To inspire lean thinking, Southland employees are encouraged to compete in a monthly video challenge that demonstrates how they have implemented lean concepts into their workflow and workplace. Each submission must focus on customer value, clearly communicate the reduction or elimination of waste, demonstrate continuous improvements, and capitalize on knowledge of our people and partners. In addition to awarding monthly winners, a grand prize winner is nominated to attend the annual Lean Construction Institute (LCI) Congress.

As Southland’s 2015 Lean Video Competition winner, I was awarded the opportunity to attend the LCI Congress in Boston, Massachusetts. After receiving a brief description of the event, I set out to register and prepare for the five day conference.  I arrived in Boston on Sunday afternoon, quickly settled into my room, anxious to check the place out a little before the week started. I found my way over to the LCI registration area and received a bag of tricks and treasures to assist me in navigating my way around for the week. Satisfied with my achievement, I grabbed a bite to eat, and settled in for the evening.

During the week, whether I was attending classes, dining or taking in some sightseeing, I had the opportunity to meet and talk with a very diverse group of professionals. During the classes and shorter sessions that I attended, I wanted to get as much information as I could to take back and share with my team in the shop. I found that most of the classes and breakout sessions offered many ideas that I could implement directly, or possibly modify, to better fit our particular situation.

There was an enormous amount of information collectively, but I was really focusing on what I could use for our fabrication shop. I soon realized that there were a number of great ideas that were more than just lean-oriented; they were people-orientated. For example, learning excellence by habit, proper training and true meaning for what we are doing, treating others with equal dignity, and acting and thinking differently. I was excited to bring these ideas back so that we could build our team, not only individually, but collectively, as well. It became clear that these ideas could make a difference in life, and not just in the workplace.

Additional teachings I believed would be helpful for us were: be problem solvers not just problem identifiers, learn to rethink the problem in order to find a solution, good to better, continuous improvement, team alignment, and taking initiative and ownership. With 14 pages of notes from the week, one work book, and two additional lean books to read, I was hopeful that I would be able to share and teach these great ideas, experiences, and tips with the Southland team.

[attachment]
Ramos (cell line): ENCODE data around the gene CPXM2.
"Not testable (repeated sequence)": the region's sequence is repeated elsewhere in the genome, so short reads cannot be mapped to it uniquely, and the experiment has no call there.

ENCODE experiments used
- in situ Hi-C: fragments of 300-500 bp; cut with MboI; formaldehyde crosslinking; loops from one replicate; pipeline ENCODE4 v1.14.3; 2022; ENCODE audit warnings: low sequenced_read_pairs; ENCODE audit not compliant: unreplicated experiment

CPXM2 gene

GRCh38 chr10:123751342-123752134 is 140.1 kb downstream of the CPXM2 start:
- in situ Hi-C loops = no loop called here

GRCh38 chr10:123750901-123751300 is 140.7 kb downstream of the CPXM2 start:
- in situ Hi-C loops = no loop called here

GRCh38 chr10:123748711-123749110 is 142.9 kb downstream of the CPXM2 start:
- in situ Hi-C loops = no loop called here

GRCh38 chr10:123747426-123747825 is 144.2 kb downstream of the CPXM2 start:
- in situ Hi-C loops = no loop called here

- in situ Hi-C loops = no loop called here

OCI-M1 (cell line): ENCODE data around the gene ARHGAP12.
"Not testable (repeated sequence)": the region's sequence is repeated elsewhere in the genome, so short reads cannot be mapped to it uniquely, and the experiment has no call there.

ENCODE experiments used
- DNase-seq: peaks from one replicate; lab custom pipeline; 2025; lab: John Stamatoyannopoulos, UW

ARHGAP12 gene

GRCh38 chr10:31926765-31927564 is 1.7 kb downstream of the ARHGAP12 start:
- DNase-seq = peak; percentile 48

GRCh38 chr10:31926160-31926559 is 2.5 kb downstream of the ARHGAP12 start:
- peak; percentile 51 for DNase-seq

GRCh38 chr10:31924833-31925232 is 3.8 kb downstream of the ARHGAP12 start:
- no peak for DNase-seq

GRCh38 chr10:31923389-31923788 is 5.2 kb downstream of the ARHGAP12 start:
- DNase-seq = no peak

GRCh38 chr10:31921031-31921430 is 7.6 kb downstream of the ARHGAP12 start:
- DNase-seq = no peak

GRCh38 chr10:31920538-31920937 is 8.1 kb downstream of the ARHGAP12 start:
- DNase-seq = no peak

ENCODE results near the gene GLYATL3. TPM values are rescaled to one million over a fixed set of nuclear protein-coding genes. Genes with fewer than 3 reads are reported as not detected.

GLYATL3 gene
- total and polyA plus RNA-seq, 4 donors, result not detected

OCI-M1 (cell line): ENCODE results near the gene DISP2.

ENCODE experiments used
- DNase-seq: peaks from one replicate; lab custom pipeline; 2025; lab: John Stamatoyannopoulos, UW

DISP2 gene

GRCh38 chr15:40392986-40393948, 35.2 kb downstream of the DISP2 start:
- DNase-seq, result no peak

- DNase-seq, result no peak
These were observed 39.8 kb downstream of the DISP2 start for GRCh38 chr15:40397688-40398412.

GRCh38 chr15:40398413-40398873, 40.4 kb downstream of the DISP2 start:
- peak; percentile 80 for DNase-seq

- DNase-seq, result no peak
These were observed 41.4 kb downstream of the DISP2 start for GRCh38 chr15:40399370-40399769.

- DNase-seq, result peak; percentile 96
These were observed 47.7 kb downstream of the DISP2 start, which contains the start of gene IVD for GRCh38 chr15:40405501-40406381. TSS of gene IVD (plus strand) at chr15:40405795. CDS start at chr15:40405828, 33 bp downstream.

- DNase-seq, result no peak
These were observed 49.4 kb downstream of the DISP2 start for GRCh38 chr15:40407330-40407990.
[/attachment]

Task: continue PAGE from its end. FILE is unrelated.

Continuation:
On Friday, I attended a Gemba Walk at the Berklee College of Music. I soon found out it was not a type of dance, but rather a very informative and fun tour with an actual company that is applying lean principles to this particular project. We spent a good deal of time in their “think tank” where we got a close up of how they are implementing and developing the lean process with their various team members, along with an extensive Q&A time. They were all very courteous, informative, and definitely enthusiastic about being lean.

Throughout the week, whether it was one of the key note speakers, individual class teachers, volunteers, culinary staff, hotel personnel, one of my co-workers, or the locals on the street, each made an impact on me. It was an incredibly amazing experience, and one I hope to benefit from for years to come. If the opportunity should arise for me to attend another LCI Congress, I would most certainly jump at the chance, and I would highly recommend anyone with an interest in lean principles to seize the opportunity to attend an LCI Congress.

What lean principles do you use in the workplace? Let us know in the comments!


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